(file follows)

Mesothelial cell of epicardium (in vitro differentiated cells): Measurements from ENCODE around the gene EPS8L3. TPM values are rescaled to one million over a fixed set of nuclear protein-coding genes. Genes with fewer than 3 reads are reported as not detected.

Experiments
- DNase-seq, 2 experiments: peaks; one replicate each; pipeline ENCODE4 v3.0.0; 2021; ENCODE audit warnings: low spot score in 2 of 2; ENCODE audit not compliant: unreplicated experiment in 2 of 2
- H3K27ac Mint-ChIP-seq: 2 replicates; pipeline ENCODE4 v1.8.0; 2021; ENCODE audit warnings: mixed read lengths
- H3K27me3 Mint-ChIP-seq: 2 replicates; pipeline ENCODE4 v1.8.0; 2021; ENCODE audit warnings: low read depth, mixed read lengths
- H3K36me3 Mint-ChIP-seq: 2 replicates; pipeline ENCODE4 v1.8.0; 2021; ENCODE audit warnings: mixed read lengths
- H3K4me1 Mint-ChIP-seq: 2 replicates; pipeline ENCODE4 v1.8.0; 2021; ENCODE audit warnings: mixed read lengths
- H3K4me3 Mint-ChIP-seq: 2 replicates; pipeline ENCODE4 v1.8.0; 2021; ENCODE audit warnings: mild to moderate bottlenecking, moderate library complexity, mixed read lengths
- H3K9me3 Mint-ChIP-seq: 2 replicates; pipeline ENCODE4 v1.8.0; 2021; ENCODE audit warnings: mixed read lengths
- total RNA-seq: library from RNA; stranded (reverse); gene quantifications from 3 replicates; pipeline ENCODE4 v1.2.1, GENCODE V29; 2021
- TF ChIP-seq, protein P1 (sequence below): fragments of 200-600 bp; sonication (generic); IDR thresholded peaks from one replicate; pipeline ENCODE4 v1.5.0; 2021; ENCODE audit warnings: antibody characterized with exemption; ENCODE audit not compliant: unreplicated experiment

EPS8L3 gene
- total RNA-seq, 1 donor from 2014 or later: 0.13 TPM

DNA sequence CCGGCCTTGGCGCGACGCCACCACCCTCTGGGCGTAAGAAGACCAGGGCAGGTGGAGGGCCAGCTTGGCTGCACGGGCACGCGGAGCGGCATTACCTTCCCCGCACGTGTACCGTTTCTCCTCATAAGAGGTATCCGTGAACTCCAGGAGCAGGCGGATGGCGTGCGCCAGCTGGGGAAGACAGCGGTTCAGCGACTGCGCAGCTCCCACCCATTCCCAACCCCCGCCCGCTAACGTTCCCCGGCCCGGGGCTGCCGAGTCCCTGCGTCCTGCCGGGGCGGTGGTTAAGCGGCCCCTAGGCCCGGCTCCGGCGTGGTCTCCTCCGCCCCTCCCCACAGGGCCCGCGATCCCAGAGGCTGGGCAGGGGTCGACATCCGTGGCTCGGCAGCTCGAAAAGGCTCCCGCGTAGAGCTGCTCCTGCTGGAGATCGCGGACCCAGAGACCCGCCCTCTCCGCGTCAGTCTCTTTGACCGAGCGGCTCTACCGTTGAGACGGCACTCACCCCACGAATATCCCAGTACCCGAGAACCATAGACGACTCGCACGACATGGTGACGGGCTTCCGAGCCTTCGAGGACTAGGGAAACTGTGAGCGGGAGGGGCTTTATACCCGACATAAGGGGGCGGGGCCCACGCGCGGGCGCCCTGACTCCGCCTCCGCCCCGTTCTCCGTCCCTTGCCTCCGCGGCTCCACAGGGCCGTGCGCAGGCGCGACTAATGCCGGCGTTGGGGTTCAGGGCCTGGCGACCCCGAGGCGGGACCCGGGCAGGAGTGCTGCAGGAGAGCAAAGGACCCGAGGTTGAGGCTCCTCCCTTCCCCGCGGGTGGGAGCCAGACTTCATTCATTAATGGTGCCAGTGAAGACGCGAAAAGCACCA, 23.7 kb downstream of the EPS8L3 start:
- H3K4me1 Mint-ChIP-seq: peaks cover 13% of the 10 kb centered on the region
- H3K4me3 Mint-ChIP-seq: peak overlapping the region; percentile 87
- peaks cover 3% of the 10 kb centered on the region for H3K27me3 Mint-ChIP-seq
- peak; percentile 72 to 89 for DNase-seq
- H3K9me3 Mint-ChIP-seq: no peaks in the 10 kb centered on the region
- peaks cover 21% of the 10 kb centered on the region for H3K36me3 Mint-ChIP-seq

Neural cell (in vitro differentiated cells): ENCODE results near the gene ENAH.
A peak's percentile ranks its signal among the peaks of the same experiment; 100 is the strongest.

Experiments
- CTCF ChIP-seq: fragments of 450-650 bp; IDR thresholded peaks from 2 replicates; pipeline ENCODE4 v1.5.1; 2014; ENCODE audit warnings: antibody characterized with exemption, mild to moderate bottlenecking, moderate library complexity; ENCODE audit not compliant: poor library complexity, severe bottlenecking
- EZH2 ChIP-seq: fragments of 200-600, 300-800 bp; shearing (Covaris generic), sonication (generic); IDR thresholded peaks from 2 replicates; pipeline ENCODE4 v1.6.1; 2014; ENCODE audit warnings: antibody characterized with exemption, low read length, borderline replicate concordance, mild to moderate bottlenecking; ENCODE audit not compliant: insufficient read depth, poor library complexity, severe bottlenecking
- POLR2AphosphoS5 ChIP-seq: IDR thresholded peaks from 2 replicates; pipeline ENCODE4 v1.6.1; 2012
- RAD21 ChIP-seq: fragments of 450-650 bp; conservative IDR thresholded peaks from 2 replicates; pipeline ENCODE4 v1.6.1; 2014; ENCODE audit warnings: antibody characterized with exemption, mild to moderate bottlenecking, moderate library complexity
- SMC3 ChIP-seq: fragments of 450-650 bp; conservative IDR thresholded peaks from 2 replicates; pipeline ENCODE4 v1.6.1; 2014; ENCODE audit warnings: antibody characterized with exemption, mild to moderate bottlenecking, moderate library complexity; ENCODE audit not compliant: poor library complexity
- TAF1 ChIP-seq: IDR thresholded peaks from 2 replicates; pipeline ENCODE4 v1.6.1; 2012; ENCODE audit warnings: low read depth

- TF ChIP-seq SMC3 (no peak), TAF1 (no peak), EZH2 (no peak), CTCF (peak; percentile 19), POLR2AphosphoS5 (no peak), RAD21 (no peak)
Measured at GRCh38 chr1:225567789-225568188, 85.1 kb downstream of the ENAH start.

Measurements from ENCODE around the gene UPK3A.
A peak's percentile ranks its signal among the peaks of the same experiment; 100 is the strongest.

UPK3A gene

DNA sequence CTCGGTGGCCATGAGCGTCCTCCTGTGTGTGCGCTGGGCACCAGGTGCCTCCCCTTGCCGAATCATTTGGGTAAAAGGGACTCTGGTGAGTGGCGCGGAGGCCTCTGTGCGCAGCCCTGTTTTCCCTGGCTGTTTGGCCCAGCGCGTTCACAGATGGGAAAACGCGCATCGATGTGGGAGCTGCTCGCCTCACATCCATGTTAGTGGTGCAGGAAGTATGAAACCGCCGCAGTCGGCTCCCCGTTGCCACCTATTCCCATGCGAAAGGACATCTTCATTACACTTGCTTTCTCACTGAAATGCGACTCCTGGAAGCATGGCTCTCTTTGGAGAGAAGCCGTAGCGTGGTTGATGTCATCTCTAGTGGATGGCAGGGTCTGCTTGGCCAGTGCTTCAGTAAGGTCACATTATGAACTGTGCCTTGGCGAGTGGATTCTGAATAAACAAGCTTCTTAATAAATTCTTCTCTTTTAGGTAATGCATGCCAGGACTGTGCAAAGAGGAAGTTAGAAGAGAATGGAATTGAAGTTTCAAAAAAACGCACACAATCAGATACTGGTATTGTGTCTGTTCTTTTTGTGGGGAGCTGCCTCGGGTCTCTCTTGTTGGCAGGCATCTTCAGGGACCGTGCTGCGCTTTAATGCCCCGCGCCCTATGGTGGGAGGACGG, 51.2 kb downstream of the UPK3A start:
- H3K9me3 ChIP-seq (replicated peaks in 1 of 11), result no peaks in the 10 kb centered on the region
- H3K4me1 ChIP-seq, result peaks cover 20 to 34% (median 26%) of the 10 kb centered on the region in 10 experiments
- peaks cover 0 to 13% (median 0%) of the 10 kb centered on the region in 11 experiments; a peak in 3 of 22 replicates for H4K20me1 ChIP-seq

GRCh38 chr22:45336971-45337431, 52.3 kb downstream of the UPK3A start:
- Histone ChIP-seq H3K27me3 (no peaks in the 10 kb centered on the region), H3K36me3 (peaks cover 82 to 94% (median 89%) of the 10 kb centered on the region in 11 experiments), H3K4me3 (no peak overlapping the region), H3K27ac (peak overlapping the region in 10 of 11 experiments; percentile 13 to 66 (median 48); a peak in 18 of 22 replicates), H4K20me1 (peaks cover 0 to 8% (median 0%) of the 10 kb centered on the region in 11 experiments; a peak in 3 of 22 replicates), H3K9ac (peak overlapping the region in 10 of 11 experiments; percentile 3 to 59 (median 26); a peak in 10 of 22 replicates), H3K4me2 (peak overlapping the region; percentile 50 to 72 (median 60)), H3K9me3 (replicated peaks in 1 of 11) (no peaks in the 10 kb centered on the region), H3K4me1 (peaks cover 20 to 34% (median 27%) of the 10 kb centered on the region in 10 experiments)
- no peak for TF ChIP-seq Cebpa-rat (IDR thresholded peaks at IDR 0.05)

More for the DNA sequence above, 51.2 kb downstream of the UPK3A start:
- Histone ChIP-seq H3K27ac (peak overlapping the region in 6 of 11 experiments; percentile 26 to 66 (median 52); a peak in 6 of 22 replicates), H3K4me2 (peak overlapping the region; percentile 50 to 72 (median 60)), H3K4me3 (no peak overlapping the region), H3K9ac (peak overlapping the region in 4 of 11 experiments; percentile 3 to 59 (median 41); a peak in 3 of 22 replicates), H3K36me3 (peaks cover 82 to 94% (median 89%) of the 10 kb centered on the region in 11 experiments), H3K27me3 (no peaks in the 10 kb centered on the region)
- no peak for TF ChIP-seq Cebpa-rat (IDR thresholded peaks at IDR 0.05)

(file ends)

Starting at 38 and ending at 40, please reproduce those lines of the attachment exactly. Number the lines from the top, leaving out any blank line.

- peaks cover 0 to 13% (median 0%) of the 10 kb centered on the region in 11 experiments; a peak in 3 of 22 replicates for H4K20me1 ChIP-seq

GRCh38 chr22:45336971-45337431, 52.3 kb downstream of the UPK3A start:
- Histone ChIP-seq H3K27me3 (no peaks in the 10 kb centered on the region), H3K36me3 (peaks cover 82 to 94% (median 89%) of the 10 kb centered on the region in 11 experiments), H3K4me3 (no peak overlapping the region), H3K27ac (peak overlapping the region in 10 of 11 experiments; percentile 13 to 66 (median 48); a peak in 18 of 22 replicates), H4K20me1 (peaks cover 0 to 8% (median 0%) of the 10 kb centered on the region in 11 experiments; a peak in 3 of 22 replicates), H3K9ac (peak overlapping the region in 10 of 11 experiments; percentile 3 to 59 (median 26); a peak in 10 of 22 replicates), H3K4me2 (peak overlapping the region; percentile 50 to 72 (median 60)), H3K9me3 (replicated peaks in 1 of 11) (no peaks in the 10 kb centered on the region), H3K4me1 (peaks cover 20 to 34% (median 27%) of the 10 kb centered on the region in 10 experiments)